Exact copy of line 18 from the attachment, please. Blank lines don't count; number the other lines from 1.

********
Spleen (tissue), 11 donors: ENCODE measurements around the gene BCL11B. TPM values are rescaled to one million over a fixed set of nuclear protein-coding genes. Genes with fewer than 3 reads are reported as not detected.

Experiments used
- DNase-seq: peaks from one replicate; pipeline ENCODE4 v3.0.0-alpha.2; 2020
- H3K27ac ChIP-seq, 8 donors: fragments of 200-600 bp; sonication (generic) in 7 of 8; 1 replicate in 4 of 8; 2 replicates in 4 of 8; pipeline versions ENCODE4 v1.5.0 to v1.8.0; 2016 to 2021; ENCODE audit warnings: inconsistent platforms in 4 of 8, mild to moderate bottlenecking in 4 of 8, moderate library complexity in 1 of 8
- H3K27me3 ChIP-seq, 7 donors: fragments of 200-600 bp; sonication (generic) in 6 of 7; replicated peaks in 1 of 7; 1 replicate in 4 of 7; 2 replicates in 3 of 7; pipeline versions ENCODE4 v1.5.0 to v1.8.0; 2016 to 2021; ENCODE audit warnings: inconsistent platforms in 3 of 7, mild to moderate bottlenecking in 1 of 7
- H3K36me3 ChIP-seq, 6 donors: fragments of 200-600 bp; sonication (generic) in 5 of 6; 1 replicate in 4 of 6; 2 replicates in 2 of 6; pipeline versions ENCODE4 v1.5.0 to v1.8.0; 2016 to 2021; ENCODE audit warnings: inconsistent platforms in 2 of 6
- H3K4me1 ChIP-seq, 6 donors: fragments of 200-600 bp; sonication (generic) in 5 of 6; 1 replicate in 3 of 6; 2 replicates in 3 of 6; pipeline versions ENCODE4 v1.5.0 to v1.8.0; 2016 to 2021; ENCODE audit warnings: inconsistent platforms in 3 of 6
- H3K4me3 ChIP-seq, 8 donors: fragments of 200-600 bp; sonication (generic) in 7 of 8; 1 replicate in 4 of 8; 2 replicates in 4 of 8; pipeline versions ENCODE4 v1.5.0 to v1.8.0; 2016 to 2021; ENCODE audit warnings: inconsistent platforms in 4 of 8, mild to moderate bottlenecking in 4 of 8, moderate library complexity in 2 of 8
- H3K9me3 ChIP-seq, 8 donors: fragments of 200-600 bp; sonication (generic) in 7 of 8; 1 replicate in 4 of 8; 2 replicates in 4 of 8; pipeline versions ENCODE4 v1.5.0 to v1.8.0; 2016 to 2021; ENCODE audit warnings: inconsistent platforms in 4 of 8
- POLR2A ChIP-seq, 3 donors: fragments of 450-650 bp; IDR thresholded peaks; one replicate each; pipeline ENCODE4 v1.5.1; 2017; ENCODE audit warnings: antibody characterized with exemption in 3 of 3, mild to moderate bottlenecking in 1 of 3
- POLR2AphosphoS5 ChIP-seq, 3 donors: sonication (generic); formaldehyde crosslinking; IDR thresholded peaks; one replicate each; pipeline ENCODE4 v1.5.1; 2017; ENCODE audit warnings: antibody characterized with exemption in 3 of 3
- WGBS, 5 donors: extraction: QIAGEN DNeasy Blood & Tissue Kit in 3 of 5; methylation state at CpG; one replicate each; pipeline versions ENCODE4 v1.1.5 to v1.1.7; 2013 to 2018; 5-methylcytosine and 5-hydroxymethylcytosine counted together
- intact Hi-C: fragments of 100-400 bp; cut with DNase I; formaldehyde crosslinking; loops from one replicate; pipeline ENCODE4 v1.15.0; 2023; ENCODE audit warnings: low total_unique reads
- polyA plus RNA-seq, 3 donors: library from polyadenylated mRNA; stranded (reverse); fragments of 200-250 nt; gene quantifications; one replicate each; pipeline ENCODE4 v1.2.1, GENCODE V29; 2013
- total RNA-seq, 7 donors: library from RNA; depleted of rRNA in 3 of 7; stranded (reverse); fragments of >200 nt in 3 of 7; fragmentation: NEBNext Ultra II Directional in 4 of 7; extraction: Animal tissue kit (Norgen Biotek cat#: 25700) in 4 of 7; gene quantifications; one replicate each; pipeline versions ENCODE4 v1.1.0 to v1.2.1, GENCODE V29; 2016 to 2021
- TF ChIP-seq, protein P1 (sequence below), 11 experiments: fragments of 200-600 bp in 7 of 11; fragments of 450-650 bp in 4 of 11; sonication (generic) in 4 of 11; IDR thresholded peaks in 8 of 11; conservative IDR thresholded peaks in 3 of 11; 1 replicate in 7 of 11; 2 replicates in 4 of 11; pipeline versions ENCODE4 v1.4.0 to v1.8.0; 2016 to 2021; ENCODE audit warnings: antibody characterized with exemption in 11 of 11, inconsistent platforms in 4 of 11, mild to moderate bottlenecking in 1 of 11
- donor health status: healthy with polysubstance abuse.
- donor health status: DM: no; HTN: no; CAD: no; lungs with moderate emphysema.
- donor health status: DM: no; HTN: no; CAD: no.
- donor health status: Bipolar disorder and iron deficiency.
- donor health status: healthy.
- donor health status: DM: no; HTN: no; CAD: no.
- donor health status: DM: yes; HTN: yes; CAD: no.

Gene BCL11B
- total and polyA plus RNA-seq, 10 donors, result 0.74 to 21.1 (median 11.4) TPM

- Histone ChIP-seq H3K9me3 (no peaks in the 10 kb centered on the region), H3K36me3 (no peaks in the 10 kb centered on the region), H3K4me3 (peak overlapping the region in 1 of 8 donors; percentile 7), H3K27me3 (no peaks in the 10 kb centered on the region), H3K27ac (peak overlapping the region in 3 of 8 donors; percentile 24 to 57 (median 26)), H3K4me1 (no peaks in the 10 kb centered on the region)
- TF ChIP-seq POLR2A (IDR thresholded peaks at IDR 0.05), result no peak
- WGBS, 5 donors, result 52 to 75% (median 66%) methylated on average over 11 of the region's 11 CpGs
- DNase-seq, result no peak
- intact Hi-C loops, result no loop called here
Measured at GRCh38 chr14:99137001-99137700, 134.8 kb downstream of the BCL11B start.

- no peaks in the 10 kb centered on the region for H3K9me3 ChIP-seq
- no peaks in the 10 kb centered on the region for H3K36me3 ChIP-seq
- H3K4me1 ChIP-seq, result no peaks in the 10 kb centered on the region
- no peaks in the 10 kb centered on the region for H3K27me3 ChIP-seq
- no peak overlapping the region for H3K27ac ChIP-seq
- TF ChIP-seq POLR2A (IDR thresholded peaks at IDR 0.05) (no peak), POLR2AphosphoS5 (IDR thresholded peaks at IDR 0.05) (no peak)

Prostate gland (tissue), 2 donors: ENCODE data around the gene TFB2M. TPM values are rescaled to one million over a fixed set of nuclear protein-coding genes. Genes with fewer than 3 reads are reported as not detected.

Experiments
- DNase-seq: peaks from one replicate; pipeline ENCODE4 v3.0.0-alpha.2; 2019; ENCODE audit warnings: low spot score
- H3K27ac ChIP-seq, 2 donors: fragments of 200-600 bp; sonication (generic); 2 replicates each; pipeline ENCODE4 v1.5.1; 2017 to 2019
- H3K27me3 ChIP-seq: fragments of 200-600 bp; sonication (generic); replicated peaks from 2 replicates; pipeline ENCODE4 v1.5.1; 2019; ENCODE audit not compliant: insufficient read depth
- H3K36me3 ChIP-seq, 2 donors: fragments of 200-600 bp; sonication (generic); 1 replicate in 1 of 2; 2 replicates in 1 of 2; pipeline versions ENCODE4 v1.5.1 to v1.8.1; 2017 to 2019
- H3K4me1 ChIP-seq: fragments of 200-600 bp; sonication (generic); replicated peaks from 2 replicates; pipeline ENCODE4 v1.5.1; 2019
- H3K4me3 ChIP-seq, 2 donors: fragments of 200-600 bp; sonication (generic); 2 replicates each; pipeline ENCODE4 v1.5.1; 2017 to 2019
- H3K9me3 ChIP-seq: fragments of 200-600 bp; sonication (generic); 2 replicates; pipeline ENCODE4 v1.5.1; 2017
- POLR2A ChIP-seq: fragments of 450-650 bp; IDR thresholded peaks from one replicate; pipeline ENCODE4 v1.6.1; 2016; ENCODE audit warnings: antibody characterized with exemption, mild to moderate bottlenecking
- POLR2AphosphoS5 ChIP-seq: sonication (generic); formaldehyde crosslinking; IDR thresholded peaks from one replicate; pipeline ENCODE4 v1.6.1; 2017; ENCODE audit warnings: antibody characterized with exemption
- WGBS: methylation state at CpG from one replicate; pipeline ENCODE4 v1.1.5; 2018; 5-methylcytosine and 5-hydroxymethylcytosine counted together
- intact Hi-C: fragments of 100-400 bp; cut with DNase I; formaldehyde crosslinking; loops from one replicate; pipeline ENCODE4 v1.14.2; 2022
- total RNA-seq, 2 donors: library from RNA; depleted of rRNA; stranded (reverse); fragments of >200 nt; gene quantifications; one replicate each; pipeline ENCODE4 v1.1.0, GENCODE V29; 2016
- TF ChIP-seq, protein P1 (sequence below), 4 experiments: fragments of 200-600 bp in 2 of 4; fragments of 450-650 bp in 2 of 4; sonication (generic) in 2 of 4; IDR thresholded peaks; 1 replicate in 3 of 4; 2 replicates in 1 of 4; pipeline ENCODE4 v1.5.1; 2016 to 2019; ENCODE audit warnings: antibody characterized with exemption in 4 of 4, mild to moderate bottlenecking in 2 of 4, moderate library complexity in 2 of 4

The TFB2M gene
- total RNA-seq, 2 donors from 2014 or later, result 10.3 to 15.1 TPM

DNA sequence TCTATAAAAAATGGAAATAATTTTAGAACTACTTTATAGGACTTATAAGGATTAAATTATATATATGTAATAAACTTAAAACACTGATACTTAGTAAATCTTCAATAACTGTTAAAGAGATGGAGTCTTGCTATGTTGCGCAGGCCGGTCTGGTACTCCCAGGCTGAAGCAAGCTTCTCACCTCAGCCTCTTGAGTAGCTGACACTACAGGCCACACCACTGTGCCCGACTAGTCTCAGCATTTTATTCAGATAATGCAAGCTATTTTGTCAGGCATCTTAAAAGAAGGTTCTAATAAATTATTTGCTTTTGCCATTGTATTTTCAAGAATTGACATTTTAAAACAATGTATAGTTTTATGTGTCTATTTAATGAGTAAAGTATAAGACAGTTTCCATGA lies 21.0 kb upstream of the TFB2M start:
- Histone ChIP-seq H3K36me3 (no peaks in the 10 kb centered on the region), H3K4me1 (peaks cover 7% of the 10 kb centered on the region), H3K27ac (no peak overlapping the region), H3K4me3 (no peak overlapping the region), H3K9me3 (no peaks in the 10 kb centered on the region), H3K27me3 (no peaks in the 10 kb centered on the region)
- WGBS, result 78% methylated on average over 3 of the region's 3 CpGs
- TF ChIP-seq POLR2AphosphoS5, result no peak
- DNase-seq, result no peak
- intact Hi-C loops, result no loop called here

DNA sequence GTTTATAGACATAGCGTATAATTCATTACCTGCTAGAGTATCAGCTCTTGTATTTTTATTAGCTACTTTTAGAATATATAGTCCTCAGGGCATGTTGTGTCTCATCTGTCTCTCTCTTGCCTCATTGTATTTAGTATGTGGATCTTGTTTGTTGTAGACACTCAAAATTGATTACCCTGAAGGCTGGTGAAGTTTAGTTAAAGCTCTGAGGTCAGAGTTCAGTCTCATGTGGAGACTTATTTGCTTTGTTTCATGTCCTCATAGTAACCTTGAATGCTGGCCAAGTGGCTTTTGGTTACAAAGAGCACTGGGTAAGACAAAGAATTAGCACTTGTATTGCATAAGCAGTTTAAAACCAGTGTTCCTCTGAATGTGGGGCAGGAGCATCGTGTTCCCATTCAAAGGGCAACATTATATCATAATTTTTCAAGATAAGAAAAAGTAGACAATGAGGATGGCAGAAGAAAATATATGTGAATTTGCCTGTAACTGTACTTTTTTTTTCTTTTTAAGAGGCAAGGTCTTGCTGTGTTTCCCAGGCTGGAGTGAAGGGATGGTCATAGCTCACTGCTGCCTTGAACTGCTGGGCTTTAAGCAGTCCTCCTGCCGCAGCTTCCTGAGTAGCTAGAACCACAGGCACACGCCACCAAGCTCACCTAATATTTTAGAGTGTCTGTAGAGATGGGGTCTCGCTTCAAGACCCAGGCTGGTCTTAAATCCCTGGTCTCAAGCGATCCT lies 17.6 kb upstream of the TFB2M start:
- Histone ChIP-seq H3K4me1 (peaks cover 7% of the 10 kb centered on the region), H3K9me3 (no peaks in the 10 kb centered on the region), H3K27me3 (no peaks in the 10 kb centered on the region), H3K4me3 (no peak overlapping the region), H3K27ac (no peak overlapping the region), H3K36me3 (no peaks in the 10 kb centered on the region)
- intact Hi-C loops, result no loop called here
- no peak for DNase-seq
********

- donor health status: DM: no; HTN: no; CAD: no; lungs with moderate emphysema.